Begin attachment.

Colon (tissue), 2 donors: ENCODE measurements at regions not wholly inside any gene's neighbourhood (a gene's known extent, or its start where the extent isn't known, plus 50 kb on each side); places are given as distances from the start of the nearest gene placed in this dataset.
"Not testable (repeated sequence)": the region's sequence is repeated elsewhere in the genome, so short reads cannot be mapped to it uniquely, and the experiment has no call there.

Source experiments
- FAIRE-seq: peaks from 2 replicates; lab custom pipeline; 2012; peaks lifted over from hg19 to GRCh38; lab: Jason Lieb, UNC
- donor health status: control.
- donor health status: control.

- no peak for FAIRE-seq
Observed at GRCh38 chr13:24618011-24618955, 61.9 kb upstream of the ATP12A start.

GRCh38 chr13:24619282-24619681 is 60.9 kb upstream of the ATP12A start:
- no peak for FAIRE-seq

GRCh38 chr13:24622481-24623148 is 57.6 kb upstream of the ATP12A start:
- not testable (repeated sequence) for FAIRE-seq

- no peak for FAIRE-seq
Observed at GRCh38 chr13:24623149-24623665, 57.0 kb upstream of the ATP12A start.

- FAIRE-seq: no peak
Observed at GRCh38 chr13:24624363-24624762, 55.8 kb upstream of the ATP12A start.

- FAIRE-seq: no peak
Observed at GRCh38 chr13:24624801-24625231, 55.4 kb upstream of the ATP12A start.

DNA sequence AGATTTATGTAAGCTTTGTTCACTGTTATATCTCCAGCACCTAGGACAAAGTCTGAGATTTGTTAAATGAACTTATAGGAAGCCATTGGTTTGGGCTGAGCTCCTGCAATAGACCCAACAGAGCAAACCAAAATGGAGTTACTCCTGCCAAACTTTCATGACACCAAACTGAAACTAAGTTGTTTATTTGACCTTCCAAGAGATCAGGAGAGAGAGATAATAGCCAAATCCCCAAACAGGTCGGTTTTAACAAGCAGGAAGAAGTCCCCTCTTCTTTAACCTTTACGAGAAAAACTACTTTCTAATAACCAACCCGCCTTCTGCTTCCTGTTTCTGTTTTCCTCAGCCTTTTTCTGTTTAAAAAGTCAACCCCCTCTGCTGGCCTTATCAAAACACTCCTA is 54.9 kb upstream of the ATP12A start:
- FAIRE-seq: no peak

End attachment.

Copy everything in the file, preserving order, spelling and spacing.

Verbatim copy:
Colon (tissue), 2 donors: ENCODE measurements at regions not wholly inside any gene's neighbourhood (a gene's known extent, or its start where the extent isn't known, plus 50 kb on each side); places are given as distances from the start of the nearest gene placed in this dataset.
"Not testable (repeated sequence)": the region's sequence is repeated elsewhere in the genome, so short reads cannot be mapped to it uniquely, and the experiment has no call there.

Source experiments
- FAIRE-seq: peaks from 2 replicates; lab custom pipeline; 2012; peaks lifted over from hg19 to GRCh38; lab: Jason Lieb, UNC
- donor health status: control.
- donor health status: control.

- no peak for FAIRE-seq
Observed at GRCh38 chr13:24618011-24618955, 61.9 kb upstream of the ATP12A start.

GRCh38 chr13:24619282-24619681 is 60.9 kb upstream of the ATP12A start:
- no peak for FAIRE-seq

GRCh38 chr13:24622481-24623148 is 57.6 kb upstream of the ATP12A start:
- not testable (repeated sequence) for FAIRE-seq

- no peak for FAIRE-seq
Observed at GRCh38 chr13:24623149-24623665, 57.0 kb upstream of the ATP12A start.

- FAIRE-seq: no peak
Observed at GRCh38 chr13:24624363-24624762, 55.8 kb upstream of the ATP12A start.

- FAIRE-seq: no peak
Observed at GRCh38 chr13:24624801-24625231, 55.4 kb upstream of the ATP12A start.

DNA sequence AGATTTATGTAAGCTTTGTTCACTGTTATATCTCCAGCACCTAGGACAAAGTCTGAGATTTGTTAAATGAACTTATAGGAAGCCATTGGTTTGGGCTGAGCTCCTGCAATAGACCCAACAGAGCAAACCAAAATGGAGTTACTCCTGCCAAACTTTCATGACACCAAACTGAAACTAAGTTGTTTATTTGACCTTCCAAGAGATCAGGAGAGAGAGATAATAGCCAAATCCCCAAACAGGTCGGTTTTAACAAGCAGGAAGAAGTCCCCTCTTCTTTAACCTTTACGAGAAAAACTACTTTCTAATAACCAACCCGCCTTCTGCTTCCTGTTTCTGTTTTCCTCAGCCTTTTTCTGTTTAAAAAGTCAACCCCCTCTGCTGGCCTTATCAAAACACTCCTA is 54.9 kb upstream of the ATP12A start:
- FAIRE-seq: no peak